Cats Get Google-Style Street View Map in Japan
An online map explores the streets of Japan's port city Onomichi from the purr-spective of a four-pawed visitor.
Tourism bosses in a Japanese prefecture have come up with what they hope will draw more feline-loving visitors: a Google-style street view for cats.
Billed as a world's first, officials this week launched an online map that explores the streets of port city Onomichi from the purr-spective of a four-pawed visitor.
"We decided to focus on cats because they know everything about the city, including the back streets," a tourism spokesman for western Hiroshima prefecture told AFP.
He added that the city of about 150,000 people is known for its many felines and has a street known as "cat lane."
The map is based on the perspective of Lala, a fluffy kitty with emerald-colored eyes, who lives with local hair salon owner.
So far the map covers just two streets but plans to expand its reach are in the works using a camera attached to a stick that hovers 20 centimeters (eight inches) above the ground.
Viewers can trace what Lala -- appointed the head of the prefecture's "back street tourism" division -- sees from her low-level perspective.
The unlikely feline-focused tourism bid is not Japan's first.
Provincial Wakayama prefecture drew thousands of tourists to its regional train station where a cat served as nominal stationmaster.
Tortoiseshell-colored Tama was credited with single-pawedly saving the provincial Kishigawa Line after being appointed as master of the tiny Kishi station.
With the regional railway losing money, the station lost its last human employee in April 2006, passing on the mantle to Tama, who delighted in strolling around her own office wearing the formal uniform cap of Wakayama Electric Railway.
After Tama's death in June, a new cat took over the position.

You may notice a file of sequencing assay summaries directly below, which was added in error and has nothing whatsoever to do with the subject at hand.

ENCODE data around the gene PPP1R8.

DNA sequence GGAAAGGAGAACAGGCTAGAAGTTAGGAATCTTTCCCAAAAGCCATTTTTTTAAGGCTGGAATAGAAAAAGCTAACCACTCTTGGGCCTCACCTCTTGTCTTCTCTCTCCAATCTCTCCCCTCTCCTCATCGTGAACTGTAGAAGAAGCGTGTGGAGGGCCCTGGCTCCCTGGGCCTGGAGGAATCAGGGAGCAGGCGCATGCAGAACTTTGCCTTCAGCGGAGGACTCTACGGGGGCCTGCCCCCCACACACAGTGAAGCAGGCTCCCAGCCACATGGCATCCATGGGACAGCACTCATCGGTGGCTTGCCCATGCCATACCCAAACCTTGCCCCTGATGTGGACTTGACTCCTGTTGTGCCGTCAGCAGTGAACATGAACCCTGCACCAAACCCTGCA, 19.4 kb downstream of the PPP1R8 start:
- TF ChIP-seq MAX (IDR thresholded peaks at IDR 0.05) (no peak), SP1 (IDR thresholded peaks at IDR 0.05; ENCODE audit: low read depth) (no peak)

Polar bears may be familiar as the totemic species of climate change, but the fact that they live predominantly on Arctic sea ice means that very few people have the opportunity to see them in the wild. A new collaboration between Google and
(PBI) aims to bring a dramatic and up-close polar bear experience into homes and classrooms around the world.
The project, launching today, International Polar Bear Day, focuses on Churchill, Manitoba, the self-styled "polar bear capital of the world" on the shores of Canada's Hudson Bay. Every fall, hundreds of bears gather on the tundra on the outskirts of town, waiting for the bay to freeze so they can set out in search of seals.
Last year, Google experts visited Churchill during polar bear season and attached a Google Street View "Trekker" on board one of the Tundra Buggies. The buggies are school bus-sized vehicles on monster truck wheels that traverse the tundra allowing scientists and tourists to see (and be seen by) polar bears.
After 10 days of training from Google, the PBI team spent the season capturing imagery for a Google Street View look at Churchill, the tundra, the sea ice and the bears; as well as being viewable through Google Maps, the imagery can also be accessed via a portal
. Imagery includes bears sparring, walking on the nearby sea ice and resting in the snow. And close inspection may even reveal a bear cub or two.
In addition to exposing the wider world to a close-up view of Churchill and its bears, the imagery will also provide PBI and its scientists with a baseline record "of what everything looked like in October and November of 2013," says Karin Tuxen-Bettman, project manager for Google's work in Canada's Arctic. PBI is also launching an online lesson plan, for using the imagery to learn more about the tundra and polar bear habitat. This way a statement that, for example, says polar bears shelter from the wind in low-lying willows can be verified by clicking along the Tundra Buggy track and finding an image of a bear doing just that.
"One of the amazing things for me was to be able to be out there in polar bear habitat and to see them from afar," says Tuxen-Bettman. "It's such an exciting feeling to see them for the first time. The feeling I got was that they're so powerful, and they're so majestic, but at the same time I remember feeling sad because they're on a time limit almost. My personal perspective is that I really hope this imagery gets people close to those feelings."
"More and more scientists are working with Google to use Street View to establish baselines and monitor changes over time," says Tuxen-Bettman, who notes that researchers have also used the Trekker in places like the Amazon and the Galapagos Islands. "It's a snapshot in time, but we're hoping that in the future, PBI will be able to accept the Trekker again and repeat the study."
PBI's executive Director Krista Wright emphasizes the scientific benefits of the imagery. "We are witnessing rapid changes in the land that makes up the habitat of the polar bear," she says. The kind of information provided by bringing Google Street View to the Canadian tundra "is absolutely critical if we are to understand and communicate the impact of climate change on this sensitive ecosystem."